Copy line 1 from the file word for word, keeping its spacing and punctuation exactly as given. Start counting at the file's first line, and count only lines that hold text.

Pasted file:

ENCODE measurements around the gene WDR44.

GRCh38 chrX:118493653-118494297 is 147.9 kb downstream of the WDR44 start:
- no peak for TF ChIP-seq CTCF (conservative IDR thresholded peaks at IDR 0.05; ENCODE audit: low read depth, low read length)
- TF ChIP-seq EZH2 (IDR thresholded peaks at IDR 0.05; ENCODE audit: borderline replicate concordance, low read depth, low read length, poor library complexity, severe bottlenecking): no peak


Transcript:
ENCODE measurements around the gene WDR44.